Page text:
• Fred accomplishes this by speaking words to the waiter. Fred and the waiter speak the same language. Fred and the waiter are both human beings. Fred is old enough to talk (2+ years of age). The waiter is old enough to work (4+ years, probably 15+). This event took place after the date of invention of potato chips (in 1853).
    • Fred assumes the waiter also infers all those things.

This nicely states the problem. How are we going to teach a computer all these things that are needed to understand such a simple utterance? And more straight forward, how do we learn them ourselves as small children?

I said that I thought the projects listed here can be useful tools in some cases, but in order to make a general knowledge foundation, I get the feeling that many of them are off on the wrong foot. Take Cyc and OpenCyc as examples, they use very rigid definitions; everything is defined using a logical statement. A cat is a carnivore, carnivores are animals, animals are living things. Hence a cat is a living thing. Of course a cat is many other things as well and that can be and is represented in Cyc’s approach as well. But such categorizations can even in simple examples become very difficult. A car is a vehicle, a vehicle is a thing that transports people, but a toy-car is also a car and it is not used to transport people?!?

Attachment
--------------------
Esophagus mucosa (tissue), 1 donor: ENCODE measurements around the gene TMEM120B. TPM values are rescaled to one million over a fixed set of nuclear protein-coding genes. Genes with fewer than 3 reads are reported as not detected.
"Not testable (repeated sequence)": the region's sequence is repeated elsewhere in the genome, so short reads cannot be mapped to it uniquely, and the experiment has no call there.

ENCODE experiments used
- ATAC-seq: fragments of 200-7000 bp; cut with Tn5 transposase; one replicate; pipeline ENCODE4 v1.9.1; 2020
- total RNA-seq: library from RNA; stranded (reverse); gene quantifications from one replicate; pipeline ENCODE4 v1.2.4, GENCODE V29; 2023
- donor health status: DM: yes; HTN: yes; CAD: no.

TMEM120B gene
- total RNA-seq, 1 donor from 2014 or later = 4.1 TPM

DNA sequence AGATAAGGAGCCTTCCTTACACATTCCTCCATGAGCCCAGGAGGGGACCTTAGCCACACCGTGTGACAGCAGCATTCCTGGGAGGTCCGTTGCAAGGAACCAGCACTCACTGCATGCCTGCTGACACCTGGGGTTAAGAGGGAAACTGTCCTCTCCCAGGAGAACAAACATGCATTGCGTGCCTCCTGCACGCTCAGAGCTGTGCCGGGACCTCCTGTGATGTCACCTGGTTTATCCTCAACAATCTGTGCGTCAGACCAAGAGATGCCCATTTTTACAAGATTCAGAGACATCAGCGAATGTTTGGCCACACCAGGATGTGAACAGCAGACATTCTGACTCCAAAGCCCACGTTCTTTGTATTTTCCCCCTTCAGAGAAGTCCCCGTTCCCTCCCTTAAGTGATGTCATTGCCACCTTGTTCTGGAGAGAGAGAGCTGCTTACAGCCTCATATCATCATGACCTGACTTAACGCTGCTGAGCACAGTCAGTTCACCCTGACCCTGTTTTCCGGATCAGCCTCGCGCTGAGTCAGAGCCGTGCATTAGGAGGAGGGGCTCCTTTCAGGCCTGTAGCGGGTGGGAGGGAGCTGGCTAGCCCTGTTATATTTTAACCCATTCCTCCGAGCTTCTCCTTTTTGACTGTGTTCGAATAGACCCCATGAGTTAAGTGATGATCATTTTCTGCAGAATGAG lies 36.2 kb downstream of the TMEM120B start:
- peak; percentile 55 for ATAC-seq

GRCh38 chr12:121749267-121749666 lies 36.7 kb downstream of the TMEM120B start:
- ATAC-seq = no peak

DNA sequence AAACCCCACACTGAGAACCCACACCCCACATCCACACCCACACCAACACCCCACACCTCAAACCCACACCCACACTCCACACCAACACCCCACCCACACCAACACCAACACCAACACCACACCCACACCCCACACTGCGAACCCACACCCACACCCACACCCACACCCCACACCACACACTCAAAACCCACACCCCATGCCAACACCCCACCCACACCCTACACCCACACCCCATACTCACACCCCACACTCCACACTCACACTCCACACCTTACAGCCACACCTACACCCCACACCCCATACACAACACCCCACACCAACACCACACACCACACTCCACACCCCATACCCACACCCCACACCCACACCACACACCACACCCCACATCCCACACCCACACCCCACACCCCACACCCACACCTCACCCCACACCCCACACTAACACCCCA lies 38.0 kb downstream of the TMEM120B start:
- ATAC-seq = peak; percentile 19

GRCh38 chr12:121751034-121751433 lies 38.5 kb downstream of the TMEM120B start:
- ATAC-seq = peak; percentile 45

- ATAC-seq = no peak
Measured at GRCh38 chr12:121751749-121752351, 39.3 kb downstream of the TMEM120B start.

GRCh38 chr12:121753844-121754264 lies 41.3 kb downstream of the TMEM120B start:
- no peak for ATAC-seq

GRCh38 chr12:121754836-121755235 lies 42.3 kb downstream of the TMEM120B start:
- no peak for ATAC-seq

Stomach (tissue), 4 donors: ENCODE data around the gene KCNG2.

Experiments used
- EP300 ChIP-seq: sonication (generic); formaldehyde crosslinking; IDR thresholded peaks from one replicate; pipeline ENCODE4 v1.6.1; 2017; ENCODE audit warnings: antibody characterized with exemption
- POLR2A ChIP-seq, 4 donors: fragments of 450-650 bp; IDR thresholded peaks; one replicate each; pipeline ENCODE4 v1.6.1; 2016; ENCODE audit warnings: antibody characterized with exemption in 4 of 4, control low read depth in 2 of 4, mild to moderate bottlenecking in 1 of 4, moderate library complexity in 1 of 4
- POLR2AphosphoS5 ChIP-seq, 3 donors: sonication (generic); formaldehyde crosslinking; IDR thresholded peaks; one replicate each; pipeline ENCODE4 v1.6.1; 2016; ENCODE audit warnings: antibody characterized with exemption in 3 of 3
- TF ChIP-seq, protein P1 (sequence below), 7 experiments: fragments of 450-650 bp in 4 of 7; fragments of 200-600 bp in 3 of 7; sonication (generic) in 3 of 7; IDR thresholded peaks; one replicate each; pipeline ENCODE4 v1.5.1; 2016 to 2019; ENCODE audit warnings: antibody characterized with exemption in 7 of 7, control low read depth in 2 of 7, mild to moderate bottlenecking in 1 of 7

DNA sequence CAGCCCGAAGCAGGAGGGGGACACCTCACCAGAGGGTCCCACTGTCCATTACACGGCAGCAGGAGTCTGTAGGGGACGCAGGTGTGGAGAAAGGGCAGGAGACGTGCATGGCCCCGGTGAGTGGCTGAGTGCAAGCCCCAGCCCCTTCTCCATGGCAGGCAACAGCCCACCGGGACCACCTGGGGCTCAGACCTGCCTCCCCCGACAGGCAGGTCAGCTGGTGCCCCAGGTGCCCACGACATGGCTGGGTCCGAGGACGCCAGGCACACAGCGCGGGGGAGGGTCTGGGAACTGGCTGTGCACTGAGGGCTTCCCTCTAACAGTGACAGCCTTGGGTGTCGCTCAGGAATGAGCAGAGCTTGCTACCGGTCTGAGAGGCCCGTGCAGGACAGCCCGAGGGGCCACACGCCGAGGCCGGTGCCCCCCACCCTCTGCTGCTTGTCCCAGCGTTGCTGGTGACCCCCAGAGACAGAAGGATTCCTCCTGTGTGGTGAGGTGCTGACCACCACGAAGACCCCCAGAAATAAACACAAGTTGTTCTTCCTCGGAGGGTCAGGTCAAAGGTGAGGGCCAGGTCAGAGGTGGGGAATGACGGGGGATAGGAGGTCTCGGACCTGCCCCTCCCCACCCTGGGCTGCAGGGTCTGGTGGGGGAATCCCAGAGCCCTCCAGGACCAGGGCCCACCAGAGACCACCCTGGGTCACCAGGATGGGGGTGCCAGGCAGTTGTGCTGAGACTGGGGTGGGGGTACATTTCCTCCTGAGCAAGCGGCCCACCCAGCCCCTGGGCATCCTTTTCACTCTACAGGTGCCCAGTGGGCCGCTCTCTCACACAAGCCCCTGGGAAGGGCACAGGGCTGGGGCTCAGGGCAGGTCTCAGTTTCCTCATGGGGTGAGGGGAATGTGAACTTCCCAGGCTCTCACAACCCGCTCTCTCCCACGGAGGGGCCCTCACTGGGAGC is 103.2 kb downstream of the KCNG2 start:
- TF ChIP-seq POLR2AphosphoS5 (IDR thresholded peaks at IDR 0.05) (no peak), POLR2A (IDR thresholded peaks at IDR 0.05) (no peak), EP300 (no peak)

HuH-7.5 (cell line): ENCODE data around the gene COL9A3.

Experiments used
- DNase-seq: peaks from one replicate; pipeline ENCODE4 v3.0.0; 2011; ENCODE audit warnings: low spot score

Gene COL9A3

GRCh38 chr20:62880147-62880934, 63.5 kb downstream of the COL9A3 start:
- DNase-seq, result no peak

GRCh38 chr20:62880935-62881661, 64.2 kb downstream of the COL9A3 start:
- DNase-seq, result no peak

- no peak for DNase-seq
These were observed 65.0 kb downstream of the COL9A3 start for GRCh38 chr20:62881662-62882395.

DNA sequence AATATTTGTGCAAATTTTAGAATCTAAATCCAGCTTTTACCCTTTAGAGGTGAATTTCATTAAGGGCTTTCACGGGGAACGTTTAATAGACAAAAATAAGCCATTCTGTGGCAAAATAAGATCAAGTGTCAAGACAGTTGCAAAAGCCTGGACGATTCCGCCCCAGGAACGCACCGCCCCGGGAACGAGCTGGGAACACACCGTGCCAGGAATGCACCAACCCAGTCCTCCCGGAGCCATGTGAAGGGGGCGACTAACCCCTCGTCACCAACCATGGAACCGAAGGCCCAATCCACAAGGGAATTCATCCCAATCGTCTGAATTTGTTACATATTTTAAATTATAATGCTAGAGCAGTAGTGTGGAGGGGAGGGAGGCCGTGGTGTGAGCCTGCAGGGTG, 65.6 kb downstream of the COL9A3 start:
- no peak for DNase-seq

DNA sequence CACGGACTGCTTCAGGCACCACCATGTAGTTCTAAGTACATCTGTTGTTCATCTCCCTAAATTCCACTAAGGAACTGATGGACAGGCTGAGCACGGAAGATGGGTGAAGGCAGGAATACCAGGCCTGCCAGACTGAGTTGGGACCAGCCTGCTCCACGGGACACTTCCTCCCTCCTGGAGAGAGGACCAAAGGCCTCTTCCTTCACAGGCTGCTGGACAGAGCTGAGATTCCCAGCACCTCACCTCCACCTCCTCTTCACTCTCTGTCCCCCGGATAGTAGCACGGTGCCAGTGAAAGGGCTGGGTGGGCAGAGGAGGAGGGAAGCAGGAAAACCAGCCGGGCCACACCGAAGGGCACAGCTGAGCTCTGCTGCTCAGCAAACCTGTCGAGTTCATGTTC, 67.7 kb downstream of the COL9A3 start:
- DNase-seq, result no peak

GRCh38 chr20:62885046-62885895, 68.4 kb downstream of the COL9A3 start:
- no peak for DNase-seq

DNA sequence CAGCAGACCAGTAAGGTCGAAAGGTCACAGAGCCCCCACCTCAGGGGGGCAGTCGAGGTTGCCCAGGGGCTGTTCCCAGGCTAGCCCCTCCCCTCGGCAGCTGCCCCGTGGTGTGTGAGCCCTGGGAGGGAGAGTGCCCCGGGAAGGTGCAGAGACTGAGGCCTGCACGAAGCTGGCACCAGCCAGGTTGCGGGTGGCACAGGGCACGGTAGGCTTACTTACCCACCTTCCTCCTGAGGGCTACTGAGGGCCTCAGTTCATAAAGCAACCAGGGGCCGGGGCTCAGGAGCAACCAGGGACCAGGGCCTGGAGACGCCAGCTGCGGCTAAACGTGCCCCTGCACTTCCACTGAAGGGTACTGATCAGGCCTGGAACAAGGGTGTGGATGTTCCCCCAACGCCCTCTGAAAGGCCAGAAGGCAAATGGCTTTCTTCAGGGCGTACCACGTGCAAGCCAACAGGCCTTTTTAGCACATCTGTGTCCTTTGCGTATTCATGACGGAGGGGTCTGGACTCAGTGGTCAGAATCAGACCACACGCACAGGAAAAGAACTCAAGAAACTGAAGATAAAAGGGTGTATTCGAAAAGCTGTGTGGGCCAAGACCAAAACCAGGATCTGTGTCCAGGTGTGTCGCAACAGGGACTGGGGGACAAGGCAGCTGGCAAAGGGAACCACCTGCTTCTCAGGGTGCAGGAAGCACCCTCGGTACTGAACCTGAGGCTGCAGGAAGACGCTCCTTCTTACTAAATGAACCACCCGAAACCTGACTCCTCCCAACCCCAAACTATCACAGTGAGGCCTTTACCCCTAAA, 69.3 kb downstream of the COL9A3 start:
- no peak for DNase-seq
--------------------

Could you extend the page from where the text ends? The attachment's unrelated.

One theory about meaning or sense says that things are defined by the necessary and sufficient conditions that make it what it is. A car must have wheels, but having wheels is not sufficient to make it a car. Such definitions soon run short as well.

Another uses stereotypical things to define the sense. A stereotypical car might have four wheels, fit 5 people, have an engine and a steering wheel (and many other things as well of course). Something that would fit the stereotypical definition would be 100% car, and anything that does not fit the full criteria is less so. A toy car might be 70% car, but still a car. A dead cat would be a little less than 100% cat for the simple fact that it is not a living thing.